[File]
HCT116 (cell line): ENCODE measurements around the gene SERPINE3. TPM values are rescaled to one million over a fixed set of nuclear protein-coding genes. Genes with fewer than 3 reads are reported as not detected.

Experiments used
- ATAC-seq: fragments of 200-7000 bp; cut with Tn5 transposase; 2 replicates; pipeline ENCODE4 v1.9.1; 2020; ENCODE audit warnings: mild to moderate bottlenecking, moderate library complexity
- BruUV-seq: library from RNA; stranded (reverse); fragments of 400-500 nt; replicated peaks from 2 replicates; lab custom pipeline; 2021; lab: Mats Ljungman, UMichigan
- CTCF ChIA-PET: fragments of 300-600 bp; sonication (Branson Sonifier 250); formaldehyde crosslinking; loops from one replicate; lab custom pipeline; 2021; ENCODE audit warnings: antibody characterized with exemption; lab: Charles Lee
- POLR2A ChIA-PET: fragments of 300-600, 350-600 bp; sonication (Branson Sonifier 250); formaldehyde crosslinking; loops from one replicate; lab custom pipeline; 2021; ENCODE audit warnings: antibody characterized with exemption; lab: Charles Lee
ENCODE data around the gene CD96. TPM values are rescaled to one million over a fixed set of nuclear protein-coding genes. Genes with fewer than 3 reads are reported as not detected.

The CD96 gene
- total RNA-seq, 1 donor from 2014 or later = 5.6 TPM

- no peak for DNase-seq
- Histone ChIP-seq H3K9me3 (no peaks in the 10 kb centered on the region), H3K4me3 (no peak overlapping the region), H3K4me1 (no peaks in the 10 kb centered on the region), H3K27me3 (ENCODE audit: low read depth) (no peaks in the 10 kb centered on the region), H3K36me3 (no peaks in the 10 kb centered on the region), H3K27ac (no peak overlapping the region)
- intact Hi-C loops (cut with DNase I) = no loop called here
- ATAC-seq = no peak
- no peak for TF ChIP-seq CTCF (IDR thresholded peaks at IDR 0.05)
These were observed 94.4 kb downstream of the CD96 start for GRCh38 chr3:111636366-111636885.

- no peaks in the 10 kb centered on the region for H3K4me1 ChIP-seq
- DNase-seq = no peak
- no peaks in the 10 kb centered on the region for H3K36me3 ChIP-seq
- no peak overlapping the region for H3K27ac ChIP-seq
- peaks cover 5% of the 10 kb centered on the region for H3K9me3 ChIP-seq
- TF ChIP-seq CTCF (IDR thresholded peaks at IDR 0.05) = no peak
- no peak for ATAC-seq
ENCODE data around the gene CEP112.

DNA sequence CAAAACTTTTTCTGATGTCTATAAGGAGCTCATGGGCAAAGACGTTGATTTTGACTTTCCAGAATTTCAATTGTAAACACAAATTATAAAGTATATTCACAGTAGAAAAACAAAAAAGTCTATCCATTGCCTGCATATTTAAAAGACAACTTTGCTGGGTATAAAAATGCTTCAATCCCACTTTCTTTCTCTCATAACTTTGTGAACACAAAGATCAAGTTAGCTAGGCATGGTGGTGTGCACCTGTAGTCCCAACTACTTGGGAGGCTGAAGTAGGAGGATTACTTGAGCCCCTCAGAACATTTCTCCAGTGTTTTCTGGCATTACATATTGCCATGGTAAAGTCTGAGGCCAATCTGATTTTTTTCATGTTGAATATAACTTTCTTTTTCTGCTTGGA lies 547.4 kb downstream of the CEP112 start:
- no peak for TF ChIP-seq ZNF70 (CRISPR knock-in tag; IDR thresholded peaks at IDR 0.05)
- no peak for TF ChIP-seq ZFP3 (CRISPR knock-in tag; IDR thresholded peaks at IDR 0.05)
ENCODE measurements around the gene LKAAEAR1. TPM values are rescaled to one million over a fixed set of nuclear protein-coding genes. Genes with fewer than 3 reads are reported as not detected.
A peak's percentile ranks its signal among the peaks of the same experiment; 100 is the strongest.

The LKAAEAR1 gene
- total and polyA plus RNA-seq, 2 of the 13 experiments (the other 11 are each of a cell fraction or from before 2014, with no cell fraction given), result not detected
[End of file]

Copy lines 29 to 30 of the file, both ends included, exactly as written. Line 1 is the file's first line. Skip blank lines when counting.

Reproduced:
The LKAAEAR1 gene
- total and polyA plus RNA-seq, 2 of the 13 experiments (the other 11 are each of a cell fraction or from before 2014, with no cell fraction given), result not detected